Approach the day as if you are getting on to a trolley car

Similar to the analogy of jumping into a river, I like to think of approaching new days as if I were hopping onto a trolley car in a big city and going for ride….without having any idea where we are going. I visualize reaching up to the strap to hang on — barely able to reach it (because I’m a short guy) — but once I reach it, holding on tight for the ride. There are dozens of other people on the trolley car with me and we’re all going somewhere, but I have no idea where. Once the car stops, I jump off and see where I am….making the most of this new part of the city. This, to me, is much like the variety that can happen daily with the search business, and is part of what I like so much about this profession.

Recognize the fine line separating phenomenal success from huge failure

There are several great recruiters who “crush-it” each and every year. They’ve figured out the secret sauce to their own performance, and they repeat it year after year. I greatly admire these people, and I strive to become one of them. There are also, unfortunately, a great number of recruiters who fail in this business. Why? What separates the big-billers from the strugglers? While there are certainly elements of technique, skill, knowledge, personality, approach, and other learned behaviors that can be factors, I believe that a major differentiator is the emotional approach that big-billers take to their daily work. They have the confidence, passion, dedication, and no-fear ability to stay productive and focused all day long, each and every day. In our business, where our “wins” are big money (as opposed to selling little things that have little price tags), our wins come every now and then….not all the time. To approach this business in a sustained way to “win” as often as possible, a big-billing recruiter needs to stay on the winning side of the narrow line separating him from the side of failure. This takes awareness to remain positive, confident, focused, and high-energy, taking advantage of each business opportunity as it comes your way.

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Some other great phrases that I have written down on my office wall, and which I refer to often are:

  • Just let it be as easy as it is.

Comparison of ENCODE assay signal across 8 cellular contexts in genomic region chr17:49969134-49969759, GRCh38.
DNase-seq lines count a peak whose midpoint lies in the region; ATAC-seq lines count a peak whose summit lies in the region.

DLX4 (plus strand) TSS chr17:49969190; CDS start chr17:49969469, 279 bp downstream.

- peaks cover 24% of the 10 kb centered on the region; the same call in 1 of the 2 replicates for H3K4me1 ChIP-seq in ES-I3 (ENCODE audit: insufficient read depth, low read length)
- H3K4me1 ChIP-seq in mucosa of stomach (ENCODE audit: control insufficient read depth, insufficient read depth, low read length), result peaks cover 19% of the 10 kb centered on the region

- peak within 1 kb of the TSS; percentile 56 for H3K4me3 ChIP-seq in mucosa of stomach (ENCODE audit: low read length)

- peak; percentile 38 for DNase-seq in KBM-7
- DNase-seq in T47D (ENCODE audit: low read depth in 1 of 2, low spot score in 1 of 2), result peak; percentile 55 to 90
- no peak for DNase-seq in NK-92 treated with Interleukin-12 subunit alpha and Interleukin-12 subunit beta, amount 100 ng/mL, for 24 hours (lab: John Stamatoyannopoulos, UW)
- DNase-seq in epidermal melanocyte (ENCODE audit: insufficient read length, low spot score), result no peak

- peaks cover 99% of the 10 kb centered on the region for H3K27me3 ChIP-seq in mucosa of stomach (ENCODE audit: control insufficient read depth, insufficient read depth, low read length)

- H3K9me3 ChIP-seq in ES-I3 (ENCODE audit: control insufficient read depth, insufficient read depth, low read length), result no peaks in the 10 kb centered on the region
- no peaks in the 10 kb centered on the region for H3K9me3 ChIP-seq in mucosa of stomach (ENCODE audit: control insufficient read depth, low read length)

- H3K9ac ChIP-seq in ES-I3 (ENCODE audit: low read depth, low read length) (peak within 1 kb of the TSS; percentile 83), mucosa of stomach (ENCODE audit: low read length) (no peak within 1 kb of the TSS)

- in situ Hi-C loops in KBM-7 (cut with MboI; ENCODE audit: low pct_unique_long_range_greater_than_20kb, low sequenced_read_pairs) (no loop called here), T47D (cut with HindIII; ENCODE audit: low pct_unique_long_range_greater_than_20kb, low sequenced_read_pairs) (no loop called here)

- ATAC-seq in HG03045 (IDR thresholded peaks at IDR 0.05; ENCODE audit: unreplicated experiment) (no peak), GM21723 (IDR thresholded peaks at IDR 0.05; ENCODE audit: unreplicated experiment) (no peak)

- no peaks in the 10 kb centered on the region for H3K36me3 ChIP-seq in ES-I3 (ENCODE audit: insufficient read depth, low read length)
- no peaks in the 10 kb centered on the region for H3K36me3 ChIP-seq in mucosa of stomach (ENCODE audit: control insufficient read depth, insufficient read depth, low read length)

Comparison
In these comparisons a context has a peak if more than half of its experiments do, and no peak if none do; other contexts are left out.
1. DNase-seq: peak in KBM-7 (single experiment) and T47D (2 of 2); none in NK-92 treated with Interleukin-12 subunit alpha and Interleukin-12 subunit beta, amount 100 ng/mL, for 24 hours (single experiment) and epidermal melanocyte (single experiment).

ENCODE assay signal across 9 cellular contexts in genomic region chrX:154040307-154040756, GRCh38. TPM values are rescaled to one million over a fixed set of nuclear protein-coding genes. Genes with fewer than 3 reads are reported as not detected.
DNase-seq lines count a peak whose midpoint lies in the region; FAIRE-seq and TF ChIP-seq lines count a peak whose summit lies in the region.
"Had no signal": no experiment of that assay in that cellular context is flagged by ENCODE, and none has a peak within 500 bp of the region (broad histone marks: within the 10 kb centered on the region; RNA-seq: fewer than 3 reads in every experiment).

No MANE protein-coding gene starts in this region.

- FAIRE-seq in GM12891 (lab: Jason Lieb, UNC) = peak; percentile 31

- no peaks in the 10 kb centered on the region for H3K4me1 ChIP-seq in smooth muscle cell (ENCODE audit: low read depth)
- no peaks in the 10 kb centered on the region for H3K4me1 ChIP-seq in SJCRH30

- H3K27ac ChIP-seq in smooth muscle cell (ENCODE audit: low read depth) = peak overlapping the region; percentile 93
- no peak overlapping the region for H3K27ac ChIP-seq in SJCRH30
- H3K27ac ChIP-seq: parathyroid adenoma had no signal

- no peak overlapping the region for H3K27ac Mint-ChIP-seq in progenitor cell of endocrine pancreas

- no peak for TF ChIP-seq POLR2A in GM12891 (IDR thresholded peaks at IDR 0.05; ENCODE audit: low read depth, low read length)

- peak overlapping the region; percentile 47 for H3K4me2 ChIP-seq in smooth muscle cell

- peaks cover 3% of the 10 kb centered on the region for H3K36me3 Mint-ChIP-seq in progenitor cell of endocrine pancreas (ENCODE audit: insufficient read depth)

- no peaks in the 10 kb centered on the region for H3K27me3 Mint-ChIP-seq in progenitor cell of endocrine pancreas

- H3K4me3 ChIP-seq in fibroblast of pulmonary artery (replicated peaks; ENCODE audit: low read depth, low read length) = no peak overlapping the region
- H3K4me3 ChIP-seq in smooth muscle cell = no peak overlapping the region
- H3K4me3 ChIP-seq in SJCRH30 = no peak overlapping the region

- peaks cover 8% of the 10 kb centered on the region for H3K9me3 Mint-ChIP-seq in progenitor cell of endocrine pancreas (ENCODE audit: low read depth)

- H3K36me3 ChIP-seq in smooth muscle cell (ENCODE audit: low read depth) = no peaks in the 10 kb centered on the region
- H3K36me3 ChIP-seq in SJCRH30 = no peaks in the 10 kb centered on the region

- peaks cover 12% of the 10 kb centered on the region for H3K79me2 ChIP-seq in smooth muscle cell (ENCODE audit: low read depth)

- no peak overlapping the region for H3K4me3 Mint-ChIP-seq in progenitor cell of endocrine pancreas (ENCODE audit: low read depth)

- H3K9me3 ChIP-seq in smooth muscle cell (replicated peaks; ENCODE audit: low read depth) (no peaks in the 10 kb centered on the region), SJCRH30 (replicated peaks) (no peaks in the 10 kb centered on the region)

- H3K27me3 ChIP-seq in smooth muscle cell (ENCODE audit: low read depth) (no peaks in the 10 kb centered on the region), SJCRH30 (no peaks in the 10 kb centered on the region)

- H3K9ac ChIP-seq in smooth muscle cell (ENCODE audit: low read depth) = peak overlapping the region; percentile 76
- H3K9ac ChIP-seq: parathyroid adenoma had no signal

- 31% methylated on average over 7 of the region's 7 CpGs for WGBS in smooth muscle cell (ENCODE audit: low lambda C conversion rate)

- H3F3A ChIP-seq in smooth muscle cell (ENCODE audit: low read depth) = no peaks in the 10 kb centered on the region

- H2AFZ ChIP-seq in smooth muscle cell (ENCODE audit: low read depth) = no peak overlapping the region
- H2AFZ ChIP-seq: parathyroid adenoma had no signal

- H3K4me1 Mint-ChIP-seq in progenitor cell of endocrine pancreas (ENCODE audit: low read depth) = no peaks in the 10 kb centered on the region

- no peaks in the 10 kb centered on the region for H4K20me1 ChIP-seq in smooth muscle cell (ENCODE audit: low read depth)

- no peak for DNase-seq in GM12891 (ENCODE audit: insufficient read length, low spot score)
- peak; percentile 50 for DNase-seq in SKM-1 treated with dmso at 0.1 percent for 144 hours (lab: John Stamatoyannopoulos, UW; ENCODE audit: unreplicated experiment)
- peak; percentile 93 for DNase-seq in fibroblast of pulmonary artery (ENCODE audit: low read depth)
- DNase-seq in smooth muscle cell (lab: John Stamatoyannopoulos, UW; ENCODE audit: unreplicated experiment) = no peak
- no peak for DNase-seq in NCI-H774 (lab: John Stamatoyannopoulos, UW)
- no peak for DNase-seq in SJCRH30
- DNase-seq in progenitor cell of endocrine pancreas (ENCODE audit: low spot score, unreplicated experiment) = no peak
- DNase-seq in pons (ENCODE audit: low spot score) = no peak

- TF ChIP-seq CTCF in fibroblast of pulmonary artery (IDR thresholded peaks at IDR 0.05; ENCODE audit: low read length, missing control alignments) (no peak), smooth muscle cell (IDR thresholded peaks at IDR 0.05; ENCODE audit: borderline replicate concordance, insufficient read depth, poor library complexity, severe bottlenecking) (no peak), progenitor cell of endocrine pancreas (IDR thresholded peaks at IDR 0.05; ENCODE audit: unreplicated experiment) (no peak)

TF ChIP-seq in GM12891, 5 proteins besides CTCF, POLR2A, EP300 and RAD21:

• I cannot fail; I can only learn and grow.
  • Inch by inch, a mile’s a cinch.
  • This business can explode with one phone call…..make that one more call.

Finally, I daily remind myself to follow the Four Agreements, as spelled out by Miguel Ruiz in his book of the same title. These are:

  1. Be impeccable with your language
  2. Don’t take things personally
  3. Don’t make assumptions about others
  4. Do your best

As difficult as it is, striving to follow these “four agreements” each and every day, in every interaction, is guaranteed to increase the odds of sustainable recruiting performance over the long run, and ultimate success in this business.

Now, get out a blank canvas, and get to work to create your own individual and unique masterpiece….and don’t forget to complete the corners.

image source: Chris Palmer

Brett Blair is President of Sanford Rose Associates in Brighton. Brett comes from a 22-year corporate career, with prior experience with RE/MAX, 3M, and Alcoa. He enjoyed multiple functional roles over that time, culminating as General Manager of a $200 million automotive parts manufacturing business. Brett holds a BS - Industrial Engineering degree, and an MBA in Finance. He has also studied in Japan and has extensive experience working in Mexico and Europe. Brett is passionate about helping people and through his recruiting business he is able to help people and subsequently organizations.

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5 Comments on “Recruiting and a “Blank Canvas”

  1. Brett, as you know I have a blank canvas in my office (thank you!) and this concept truly works. Funny, on the days I’m stressed or anxious, I have a hard time looking at the canvas. So I force myself…and then begin to “paint.” This idea really really works.

  2. Brett…great article! One thing people fail to remember in our business is that you can never “master” people as referenced in your 10,000 hours analogy. You are dead on with the amount of work it takes to truly know your profession, but we all need to remember that people are the key to our business and we can never forget to LISTEN. We can never think we have all the answers, because when you do you will certainly be proven wrong! Thanks for the great article and I’m going to put some of this to use today!